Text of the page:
Researchers claim that it takes 66 days for a "healthy" pledge to become an ingrained habit. So if you make a New Year's resolution next January, just hang on to it till the 7th of March, and you'll be through for life.
Reporting in the European Journal of Social Psychology, the researchers started to investigate how long it took for the repetition of behaviour to reach the 'automacity' stage - where it is performed whenever the situation is encountered without thinking, awareness or intention.
To reach the conclusion, the study's volunteers were asked to choose a healthy eating, drinking or exercise behaviour that they would like to make into a habit, reports The Telegraph.
The habit had to be selected in response to a particular cue, such as eating a piece of fruit with lunch, drinking a bottle of water with lunch, or running for 15 minutes before dinner.
hen the participants were asked to try to carry out the behaviour every day.
The individuals also completed a test every day, which was designed to measure features of habits that are central to automaticity, including lack of awareness and lack of control.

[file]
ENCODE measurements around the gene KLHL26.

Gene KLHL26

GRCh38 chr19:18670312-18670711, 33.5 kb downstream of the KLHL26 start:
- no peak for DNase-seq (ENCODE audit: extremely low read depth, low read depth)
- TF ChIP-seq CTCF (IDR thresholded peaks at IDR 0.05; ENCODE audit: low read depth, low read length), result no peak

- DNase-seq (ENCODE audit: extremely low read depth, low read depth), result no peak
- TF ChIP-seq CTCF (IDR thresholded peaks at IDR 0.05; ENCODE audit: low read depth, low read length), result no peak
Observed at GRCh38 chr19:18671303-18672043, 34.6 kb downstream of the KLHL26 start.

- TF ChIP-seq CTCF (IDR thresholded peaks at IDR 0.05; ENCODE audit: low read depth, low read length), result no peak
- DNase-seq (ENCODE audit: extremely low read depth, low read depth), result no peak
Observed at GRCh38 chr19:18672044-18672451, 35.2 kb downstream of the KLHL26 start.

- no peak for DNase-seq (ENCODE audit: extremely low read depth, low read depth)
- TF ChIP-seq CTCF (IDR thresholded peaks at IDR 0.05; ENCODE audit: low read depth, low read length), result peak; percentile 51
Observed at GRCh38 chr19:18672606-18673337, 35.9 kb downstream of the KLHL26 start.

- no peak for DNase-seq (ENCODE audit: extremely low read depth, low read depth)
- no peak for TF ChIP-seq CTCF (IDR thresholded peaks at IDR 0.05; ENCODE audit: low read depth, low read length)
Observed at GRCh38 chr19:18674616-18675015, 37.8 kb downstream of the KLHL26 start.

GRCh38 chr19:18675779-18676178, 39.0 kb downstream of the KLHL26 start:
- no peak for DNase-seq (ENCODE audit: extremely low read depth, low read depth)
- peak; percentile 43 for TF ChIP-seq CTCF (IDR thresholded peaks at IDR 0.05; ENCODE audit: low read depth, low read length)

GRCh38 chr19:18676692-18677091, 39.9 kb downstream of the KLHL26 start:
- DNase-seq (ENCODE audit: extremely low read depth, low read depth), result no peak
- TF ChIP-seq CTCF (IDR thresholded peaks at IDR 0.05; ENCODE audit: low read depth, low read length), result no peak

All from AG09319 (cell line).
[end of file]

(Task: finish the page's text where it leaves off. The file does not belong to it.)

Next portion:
Results showed that whilst the average time to form a habit was 66 days, more complex behaviours took longer, whilst an exercise habit took longer to form than a healthy eating or drinking habit.
"What we found was that it takes 66 days on average for people in our study to acquire a habit," says Professor Jane Wardle, of University College London, who carried out the study with Dr Phillippa Lally.
Jane added: "It varied between individuals, but the finding is that if you do something everyday in the same situation, it will become an automatic reaction in response to those situational cues, a habit. It is the first time this has been established.
"Performing an action for the first time requires planning, even if plans are formed only moments before the action is performed, and attention.
"As behaviours are repeated in consistent settings they then begin to proceed more efficiently and with less thought as control of the behaviour transfers to cues in the environment that activate an automatic response - a habit."